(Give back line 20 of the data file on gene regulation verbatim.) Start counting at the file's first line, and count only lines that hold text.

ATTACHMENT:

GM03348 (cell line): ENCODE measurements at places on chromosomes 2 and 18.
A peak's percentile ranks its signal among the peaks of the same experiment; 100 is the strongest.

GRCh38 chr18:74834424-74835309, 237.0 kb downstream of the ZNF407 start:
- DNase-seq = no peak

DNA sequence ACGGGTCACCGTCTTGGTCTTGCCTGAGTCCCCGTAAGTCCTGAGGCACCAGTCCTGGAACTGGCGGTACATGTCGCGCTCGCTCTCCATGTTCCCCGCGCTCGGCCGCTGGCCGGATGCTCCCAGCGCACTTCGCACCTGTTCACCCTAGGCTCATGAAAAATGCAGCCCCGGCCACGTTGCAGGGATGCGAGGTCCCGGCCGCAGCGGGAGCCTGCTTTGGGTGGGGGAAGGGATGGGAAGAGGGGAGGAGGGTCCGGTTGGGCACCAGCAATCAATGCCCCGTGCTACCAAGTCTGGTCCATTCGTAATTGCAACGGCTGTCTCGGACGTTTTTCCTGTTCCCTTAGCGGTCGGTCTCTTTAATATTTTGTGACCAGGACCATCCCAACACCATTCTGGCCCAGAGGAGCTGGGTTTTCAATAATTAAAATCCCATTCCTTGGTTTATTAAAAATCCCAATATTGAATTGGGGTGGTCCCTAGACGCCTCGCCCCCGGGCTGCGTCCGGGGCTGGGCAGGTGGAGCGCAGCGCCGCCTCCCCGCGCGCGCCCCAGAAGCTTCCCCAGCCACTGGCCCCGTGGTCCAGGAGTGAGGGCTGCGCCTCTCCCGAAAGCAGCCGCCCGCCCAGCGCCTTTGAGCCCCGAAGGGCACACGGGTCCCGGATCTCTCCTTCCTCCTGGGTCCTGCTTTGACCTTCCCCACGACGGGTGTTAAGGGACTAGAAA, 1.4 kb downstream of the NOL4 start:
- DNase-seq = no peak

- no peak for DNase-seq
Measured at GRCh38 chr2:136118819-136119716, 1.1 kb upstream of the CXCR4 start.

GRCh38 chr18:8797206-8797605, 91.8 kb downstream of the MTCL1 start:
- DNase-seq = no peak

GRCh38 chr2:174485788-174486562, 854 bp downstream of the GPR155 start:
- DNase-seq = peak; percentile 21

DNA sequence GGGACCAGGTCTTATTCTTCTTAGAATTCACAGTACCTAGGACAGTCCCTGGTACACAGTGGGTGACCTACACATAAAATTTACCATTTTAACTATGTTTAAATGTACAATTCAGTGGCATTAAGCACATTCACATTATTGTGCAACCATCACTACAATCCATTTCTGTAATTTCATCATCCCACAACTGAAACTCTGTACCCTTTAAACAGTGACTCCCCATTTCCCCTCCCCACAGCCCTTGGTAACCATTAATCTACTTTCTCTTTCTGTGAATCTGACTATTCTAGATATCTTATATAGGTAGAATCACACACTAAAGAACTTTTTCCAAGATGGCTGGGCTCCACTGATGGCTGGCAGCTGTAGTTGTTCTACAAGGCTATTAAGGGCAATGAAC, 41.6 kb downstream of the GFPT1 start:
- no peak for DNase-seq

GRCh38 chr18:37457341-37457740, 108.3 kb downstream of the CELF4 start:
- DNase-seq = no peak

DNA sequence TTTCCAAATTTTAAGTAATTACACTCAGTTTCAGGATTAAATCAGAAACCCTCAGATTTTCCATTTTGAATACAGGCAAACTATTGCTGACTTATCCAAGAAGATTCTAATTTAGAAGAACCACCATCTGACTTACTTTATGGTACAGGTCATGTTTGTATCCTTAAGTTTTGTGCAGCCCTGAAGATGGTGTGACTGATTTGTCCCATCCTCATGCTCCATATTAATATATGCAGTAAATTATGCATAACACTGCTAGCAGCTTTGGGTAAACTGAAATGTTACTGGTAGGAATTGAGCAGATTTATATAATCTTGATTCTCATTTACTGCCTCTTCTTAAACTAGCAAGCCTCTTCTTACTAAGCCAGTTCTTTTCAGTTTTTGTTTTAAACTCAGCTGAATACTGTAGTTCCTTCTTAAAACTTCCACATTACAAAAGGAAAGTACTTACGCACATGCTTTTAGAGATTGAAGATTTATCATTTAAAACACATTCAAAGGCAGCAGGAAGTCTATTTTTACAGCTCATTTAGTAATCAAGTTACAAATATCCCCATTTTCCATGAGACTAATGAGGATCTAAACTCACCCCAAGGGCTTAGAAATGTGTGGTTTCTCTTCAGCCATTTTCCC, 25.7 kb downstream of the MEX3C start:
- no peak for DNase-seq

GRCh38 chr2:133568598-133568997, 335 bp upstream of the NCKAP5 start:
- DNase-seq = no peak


- DNase-seq = no peak